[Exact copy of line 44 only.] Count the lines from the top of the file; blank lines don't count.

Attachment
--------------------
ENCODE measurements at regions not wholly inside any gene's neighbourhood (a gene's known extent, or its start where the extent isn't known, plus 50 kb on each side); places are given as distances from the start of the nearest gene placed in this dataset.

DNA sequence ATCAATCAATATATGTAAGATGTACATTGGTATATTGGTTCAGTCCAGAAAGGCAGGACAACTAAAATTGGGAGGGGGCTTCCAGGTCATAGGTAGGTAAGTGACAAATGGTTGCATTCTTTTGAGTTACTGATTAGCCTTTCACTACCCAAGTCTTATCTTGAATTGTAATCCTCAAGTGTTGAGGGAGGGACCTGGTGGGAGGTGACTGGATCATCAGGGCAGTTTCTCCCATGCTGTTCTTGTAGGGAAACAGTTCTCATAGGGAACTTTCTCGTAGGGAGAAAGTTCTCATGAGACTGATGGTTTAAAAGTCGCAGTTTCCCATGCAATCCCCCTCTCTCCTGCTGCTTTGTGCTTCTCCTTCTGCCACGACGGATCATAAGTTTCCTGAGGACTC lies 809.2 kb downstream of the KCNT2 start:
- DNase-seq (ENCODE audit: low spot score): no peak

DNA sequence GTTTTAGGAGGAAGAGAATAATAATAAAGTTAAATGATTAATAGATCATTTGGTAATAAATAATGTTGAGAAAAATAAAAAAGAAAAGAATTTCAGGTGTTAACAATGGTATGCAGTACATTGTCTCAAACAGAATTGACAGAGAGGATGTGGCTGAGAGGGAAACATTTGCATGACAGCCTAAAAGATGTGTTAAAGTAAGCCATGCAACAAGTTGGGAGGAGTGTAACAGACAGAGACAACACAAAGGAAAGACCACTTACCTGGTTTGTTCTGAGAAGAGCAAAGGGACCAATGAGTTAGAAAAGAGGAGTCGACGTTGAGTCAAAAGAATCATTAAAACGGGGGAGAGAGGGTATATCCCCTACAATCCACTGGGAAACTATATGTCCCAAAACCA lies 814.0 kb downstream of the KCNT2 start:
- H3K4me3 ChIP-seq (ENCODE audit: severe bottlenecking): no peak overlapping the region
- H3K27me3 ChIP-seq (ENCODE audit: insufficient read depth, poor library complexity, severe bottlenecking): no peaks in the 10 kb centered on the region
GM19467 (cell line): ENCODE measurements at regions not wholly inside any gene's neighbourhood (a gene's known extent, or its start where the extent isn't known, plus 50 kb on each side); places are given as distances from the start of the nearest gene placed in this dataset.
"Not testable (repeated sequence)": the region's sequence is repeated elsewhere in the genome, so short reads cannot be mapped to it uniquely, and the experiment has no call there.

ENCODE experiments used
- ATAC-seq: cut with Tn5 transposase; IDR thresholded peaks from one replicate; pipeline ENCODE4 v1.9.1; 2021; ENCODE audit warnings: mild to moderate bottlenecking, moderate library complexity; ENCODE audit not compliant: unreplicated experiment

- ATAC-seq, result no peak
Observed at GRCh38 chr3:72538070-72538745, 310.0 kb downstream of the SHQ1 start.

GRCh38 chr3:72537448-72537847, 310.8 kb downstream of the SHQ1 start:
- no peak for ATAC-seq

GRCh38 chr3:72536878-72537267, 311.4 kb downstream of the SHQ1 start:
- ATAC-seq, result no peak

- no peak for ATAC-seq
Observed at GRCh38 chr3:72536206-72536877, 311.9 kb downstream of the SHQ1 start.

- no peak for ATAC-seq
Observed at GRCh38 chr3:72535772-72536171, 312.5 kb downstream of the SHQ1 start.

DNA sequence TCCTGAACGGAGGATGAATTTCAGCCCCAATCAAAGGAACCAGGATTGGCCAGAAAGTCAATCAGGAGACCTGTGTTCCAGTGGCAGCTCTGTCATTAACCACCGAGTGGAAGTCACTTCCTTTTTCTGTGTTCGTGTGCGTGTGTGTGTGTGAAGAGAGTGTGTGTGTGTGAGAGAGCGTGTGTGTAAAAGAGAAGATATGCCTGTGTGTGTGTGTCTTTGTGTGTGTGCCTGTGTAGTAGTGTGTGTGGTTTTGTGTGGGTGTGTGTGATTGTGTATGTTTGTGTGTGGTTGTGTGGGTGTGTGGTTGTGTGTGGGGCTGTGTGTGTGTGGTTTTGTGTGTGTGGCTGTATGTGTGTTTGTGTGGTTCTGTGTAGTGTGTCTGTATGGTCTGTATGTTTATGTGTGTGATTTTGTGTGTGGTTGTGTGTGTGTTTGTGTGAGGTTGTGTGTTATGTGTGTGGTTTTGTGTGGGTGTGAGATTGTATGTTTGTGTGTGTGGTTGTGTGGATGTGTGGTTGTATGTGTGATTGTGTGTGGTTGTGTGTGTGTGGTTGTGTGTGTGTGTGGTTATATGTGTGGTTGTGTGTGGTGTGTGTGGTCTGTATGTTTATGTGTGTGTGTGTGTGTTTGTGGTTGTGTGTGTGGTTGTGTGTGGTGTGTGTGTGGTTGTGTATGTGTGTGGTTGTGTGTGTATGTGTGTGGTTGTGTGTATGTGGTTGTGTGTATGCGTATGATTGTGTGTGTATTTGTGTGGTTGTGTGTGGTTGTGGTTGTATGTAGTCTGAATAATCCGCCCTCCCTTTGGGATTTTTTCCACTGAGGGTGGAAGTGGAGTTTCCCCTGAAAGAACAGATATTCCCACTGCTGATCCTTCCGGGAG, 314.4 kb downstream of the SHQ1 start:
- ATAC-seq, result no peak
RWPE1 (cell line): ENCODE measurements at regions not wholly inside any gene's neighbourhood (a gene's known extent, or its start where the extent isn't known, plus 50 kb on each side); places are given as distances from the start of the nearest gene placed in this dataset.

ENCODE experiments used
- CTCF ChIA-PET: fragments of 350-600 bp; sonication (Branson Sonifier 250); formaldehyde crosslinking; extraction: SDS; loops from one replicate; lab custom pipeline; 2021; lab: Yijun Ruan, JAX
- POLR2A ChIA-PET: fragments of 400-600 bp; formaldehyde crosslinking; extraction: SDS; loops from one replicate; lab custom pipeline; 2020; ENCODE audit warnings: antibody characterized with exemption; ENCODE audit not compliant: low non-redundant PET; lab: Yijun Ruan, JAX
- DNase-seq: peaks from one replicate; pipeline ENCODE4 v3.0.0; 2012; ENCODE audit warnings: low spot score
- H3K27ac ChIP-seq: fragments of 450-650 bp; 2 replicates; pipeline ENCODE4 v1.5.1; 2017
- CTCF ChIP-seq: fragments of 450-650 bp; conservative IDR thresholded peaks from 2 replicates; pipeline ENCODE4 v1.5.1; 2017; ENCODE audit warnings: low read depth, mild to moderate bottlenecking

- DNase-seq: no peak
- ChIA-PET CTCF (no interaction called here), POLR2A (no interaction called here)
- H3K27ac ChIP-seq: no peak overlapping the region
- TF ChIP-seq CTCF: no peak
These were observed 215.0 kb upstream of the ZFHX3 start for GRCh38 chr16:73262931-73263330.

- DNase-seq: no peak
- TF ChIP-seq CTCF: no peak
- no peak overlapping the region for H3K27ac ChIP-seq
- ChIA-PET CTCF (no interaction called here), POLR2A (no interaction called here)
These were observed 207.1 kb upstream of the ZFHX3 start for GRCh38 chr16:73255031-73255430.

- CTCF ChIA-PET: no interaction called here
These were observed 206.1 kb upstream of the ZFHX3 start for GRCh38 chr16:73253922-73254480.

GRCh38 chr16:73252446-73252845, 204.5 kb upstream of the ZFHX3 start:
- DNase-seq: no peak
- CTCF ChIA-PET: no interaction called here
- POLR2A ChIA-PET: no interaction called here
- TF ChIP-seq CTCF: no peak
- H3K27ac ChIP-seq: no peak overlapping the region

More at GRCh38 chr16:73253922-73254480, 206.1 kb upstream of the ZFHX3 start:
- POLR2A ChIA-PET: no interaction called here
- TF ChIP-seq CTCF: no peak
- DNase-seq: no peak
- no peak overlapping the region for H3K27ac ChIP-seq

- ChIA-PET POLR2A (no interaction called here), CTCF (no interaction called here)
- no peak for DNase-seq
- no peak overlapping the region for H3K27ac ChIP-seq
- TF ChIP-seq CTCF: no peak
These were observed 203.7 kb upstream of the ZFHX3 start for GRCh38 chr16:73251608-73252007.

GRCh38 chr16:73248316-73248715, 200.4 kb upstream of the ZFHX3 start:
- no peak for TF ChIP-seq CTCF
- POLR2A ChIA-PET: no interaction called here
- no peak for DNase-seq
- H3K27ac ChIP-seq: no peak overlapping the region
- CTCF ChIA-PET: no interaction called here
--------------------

- CTCF ChIA-PET: no interaction called here